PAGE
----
At 03:00 PM 07/03/97 -0400, Brian Mitchell wrote:
>Denial of services attacks are essentially impossible to defeat. They will
>always be there in one form or another.
While that is true to some extent, there are certainly things one can
do which help protect to a degree.
There are several different versions of DoS attacks, but the
ones which have been used predominantly are the TCP SYN and
UDP flooding attacks.
What these two attacks share are that they have been known to
be launched by attackers using bogus source addresses, addresses
which are not found in the global routing system. TCP SYN attacks
which use this methodology can be thwarted using a TCP 'intercept',
a TCP proxy which will not complete the TCP three-way handshake
unless the originator of the TCP connection is reachable in the
However, there is a more insidious form of this attack which uses
random, bogus source addresses which *can* be found in the global
routing system, so that a return path is available to complete the
initial TCP three-way handshake. This has the unfortunate
side-effect of not only affecting the initial target, but also
an unwary third-party to whom the bogus addresses used actually
The same holds true for UDP flooding, however, there is no
effective mechanism to proxy UDP since it is connectionless.
The most effective method of minimizing the threat of DoS
is to use fairly extensive traffic access-filters to protect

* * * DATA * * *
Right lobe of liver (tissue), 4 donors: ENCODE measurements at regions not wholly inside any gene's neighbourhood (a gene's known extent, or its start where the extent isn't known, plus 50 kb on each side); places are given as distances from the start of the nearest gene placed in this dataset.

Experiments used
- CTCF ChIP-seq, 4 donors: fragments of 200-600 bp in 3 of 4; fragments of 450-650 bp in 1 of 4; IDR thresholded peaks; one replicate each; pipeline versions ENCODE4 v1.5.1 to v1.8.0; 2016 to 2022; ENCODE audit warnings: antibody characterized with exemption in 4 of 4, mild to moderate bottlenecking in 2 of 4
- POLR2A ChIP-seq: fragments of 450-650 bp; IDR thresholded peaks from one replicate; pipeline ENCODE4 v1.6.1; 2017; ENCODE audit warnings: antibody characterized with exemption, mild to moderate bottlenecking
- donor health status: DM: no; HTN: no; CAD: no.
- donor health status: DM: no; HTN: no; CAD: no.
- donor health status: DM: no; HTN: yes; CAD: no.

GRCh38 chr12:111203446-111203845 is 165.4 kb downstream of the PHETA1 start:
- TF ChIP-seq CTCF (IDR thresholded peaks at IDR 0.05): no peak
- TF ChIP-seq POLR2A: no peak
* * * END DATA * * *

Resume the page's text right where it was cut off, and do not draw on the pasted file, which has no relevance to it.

services which do not need to be opened up for public
connectivity. Also, host computer vendors have significantly
strengthened their platforms and operating systems against
these types of attacks by reducing the time-wait state for
half-open TCP connections, as well as increased the number
of connection buffers in the stack. I would suggest that
anyone concerned about this issue contact their OS vendor
to ask about patches which correct these deficiencies.
These, in conjunction with TCP Intercept and ingress
traffic filtering, provides a reasonable amount of
Of course, ICMP traffic can be blocked altogether using
traffic filters, and is usually a pretty smart idea to
do so at the border router.
Note: ingress traffic filtering is a concept of filtering
traffic leaving your administrative domain so that only
traffic which is announced via routing (e.g BGP) is allowed
to exit your routing domain. This does nothing to protect
you from an attack, but it does disallow downstream users
from launching attacks using nonexistent source addresses.
I have an I-D (Internet Draft) which is now expired on
the topic, which I plan to update and resubmit prior to
Paul Ferguson || ||
Consulting Engineering || ||
Herndon, Virginia USA |||| ||||
tel: +1.703.397.5938 ..:||||||:..:||||||:..
e-mail: pferguso @
com c i s c o S y s t e m s
From: "Fernando da Silveira Montenegro" <montenegro @